Super Bowl Diary: Day Five

DETROIT – Sorry about sleeping in this morning. I'm in something of a state of grace. The stadium's a block away, the madness well beneath me (in the lobby) and free pastries are here, even maid service.

Not to sound boastful.

If you're jealous about missing out, don't be. A lot of this is staged. Not the outpouring of emotion from the Steeler Nation, but the televised hoopla. I watched them chanting on Sports Center this morning and had to go down and take a look because I got chills up and down my spine. But the crowd was smaller than it appeared on TV and they were being prompted. It had a pro wrestling feel to it.

So you're not missing much there. In fact, you're probably ready for a party, so that's the tradeoff. I'll miss my wife and friends at The Nest in Jeannette, where we laugh, catch up during the commercials, eat steak and lobster and try to win some money. Obviously, yinz'll have something to get crazy about besides conference loyalty or small side bets. So have a great blowout.

As for the game, it could be a blowout. While I respect the Seattle Seahawks at the line of scrimmage, everything else is pointed in the Pittsburgh Steelers' direction, including the fervor that will be on their side in that dome.

I talked to Len Pasquarelli last night and he said he did some extensive research, called some of his people and stuff, and learned that there are 15 Seahawks fans here.

A tad of an exaggeration, but you get the point.

The Steelers have the better quarterback and the better overall leadership. Also, why did Joey Porter go off when he knows he has a difficult assignment with Walter Jones today? Joey's feeling confident about something.

Everyone's telling their Jerome Bettis stories up here. My favorite is this: I asked Bettis if he could get me four tickets to that year's USC at Notre Dame game. I think it was Troy Polamalu's rookie year. Anyway, he called the day before and came through for me. He left them in the name of Nextell, but that was only a minor problem at Will Call.

So we get there and the seats are first row, 50-yard line. We were slightly obstructed since we were sitting level (and five feet back) with a row of fans in wheel chairs, but it was still fantastic for me, my wife, dad and uncle. We watched old stars like Joe Theismann and Anthony Munoz and the like walk past us and up and over, and we joked that we had better seats than them. I told Jerome that when we got back. I told him he still commanded that much respect and love at Notre Dame, that he could get better seats for acquaintances on 24 hours notice than Theismann could get for himself. Jerome was surprised and pleased.

On the Hall of Fame front, word is the voters wouldn't even listen to any talk about L.C. Greenwood. They just didn't want to hear it. And that helps explain the inclusion of Rayfield Wright. With all due respect to the 6-time Pro Bowler, the main reason Wright was voted in was all the whining from Cowboys backers about the large discrepancy between Steelers in the Hall from the 70s and Cowboys from the 70s. And you know what I like to say: Still the Cry-boys after all these years.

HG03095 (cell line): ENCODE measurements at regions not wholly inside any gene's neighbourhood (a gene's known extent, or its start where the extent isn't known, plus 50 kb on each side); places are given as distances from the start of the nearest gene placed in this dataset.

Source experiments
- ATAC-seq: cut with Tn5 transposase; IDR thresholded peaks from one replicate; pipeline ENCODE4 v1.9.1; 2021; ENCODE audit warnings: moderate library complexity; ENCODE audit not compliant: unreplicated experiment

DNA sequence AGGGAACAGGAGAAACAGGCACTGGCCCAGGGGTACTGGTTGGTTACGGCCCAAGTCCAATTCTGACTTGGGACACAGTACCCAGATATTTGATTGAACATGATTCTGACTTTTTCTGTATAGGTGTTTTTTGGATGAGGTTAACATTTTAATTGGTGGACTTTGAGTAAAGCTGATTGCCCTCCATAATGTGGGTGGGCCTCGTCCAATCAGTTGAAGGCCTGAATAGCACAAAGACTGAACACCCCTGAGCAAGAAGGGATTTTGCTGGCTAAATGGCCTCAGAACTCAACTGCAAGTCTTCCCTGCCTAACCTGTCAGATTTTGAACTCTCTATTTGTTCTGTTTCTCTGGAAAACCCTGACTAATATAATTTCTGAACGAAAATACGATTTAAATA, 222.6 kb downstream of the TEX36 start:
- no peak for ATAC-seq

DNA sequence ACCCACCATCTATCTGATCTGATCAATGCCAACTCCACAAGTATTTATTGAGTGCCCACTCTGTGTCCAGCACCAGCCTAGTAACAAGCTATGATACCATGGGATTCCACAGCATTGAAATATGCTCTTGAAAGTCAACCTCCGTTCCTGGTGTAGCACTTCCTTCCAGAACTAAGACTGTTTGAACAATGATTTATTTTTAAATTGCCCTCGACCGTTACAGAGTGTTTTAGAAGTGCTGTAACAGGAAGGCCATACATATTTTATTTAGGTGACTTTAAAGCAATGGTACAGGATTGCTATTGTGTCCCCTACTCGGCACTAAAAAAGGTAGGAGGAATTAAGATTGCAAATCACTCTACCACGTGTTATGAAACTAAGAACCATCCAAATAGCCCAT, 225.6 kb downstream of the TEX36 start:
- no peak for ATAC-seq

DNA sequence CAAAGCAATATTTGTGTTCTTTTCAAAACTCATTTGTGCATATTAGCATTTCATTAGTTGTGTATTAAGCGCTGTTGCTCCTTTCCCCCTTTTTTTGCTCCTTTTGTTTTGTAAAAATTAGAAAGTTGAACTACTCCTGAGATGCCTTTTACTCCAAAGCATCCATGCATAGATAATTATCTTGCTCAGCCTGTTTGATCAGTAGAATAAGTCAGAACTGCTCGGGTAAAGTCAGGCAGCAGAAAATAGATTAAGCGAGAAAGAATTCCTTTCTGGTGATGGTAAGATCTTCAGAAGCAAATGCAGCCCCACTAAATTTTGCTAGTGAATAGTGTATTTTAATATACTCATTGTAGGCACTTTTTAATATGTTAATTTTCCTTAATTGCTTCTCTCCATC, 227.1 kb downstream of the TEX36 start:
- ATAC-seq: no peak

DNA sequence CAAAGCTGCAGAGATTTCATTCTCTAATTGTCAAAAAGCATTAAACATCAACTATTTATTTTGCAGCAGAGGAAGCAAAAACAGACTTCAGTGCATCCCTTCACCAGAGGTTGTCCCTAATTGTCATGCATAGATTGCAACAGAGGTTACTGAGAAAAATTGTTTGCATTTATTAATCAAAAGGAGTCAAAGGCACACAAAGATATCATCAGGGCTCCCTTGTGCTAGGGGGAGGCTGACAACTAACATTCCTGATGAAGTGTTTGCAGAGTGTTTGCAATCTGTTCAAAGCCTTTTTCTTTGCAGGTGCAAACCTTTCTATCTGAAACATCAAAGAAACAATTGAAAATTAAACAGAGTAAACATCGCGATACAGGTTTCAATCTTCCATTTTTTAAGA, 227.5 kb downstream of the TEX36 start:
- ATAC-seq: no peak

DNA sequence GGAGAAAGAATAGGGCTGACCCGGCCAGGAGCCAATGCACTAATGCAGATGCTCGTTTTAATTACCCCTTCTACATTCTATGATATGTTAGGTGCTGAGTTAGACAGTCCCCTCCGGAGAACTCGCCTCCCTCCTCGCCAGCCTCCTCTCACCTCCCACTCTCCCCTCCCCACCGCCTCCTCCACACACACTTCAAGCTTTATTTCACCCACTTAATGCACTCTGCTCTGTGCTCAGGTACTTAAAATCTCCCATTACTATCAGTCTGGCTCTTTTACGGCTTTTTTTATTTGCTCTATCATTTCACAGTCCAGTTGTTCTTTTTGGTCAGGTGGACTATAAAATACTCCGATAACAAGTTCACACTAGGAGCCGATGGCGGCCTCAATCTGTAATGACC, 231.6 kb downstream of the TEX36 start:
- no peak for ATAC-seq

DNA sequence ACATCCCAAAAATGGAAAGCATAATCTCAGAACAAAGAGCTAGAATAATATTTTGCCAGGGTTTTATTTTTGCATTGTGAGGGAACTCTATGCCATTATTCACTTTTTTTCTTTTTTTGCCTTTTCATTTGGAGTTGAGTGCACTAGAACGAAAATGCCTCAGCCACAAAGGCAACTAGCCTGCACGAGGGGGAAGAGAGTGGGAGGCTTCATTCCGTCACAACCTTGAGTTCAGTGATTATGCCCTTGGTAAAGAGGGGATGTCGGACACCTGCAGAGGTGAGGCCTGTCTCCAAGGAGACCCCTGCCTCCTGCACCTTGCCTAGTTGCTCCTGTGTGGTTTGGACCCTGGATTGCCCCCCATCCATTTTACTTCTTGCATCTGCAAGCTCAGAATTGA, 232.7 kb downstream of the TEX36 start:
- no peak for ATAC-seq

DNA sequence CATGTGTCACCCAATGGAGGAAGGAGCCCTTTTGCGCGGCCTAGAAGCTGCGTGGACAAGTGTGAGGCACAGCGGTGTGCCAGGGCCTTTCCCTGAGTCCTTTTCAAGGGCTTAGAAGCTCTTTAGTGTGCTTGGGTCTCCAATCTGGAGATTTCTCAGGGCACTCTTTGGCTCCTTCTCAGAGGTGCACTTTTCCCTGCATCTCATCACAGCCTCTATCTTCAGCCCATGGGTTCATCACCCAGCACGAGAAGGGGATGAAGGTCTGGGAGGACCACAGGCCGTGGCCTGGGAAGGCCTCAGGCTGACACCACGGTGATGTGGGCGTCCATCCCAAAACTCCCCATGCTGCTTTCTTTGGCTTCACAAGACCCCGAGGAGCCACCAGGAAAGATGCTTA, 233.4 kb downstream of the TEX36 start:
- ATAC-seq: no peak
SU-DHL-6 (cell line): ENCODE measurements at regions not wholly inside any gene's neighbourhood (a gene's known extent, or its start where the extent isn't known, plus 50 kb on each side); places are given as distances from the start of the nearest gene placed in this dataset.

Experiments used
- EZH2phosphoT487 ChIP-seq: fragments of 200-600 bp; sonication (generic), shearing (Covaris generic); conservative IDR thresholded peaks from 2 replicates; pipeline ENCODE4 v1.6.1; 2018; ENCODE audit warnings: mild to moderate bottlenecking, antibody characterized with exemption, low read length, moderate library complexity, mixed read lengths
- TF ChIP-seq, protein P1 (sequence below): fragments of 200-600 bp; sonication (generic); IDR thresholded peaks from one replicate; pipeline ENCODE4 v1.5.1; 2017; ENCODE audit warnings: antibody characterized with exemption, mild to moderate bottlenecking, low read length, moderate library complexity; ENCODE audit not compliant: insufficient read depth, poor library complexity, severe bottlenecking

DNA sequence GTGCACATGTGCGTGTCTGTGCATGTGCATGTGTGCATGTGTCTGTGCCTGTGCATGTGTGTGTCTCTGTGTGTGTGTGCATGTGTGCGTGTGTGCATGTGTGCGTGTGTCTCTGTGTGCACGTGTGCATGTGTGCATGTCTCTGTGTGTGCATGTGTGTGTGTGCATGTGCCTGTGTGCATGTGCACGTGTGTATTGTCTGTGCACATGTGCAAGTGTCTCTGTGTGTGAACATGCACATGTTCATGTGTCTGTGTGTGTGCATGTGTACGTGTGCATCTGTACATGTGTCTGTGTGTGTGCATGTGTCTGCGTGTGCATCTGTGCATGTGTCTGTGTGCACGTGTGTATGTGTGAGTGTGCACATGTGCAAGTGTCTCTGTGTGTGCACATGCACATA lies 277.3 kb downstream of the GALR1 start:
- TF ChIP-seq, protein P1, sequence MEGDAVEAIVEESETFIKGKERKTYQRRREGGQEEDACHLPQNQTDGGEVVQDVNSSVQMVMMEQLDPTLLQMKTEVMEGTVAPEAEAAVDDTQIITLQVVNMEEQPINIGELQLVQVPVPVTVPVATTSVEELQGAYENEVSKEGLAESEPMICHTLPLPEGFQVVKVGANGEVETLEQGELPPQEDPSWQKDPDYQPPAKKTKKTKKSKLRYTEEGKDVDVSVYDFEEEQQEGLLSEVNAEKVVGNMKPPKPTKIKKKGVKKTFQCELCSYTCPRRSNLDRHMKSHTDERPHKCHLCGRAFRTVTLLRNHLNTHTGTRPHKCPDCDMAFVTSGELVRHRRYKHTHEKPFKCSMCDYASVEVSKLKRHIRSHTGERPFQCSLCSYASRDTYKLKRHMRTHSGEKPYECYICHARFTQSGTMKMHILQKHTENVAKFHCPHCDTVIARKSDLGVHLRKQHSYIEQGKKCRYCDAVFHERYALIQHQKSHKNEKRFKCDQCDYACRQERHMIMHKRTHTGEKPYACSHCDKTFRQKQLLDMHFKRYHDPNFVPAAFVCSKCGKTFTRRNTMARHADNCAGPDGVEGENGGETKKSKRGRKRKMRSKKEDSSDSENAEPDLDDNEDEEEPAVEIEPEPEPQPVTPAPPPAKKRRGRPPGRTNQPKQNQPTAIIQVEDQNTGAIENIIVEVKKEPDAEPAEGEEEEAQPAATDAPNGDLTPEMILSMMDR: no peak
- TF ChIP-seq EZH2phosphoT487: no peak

The other word is that Russ Grimm will get in some day. That's the flow. That was also the flow one day for the great L.C. Greenwood.

Word is that Bill Belichick loves Antwaan Randle El, whose contract expires in less than four weeks. Belichick should love Randle El. The guy is a threat short, deep and in the return game. The Steelers will be hard-pressed to match a big offer for him, and I believe Steelers fans will miss him Randle El more than they realize. If he isn't a nice longshot to win the MVP award today, Heath Miller is.

I expected this diary to be easier to write, but I just haven't been able to get it rolling the way I expected. Except for one extended prowl into packed Hockey Town, I've just walked around the corner to the City Fire Hall each night. They converted it, with Chrysler money, to a bar/restaurant for the media for this event. It wasn't until last night that everybody else seemed to find it. It had everything we needed, except interesting fodder for this diary.

When I traveled to Phoenix for the Super Bowl in 1996, I wrote a daily Hunter Thompson-esque column on the shenanigans at a Super Bowl, and it was my only worry. It was fun and it was easy and I was young and I was interesting. At least I thought so. But this time, it's all business. I wanted to prove I could cover the Super Bowl with the big boys. I've been too busy to compare, but I feel my best was good enough. Good enough for everything but an interesting diary.

Thing is, the Steelers were just like me the last time: All happy and stuff just to be there; let's soak it in. This time, it's all business; let's win it. This is their chance to prove they really belong.

Archives: Day One | Day Two | Day Three | Day Four

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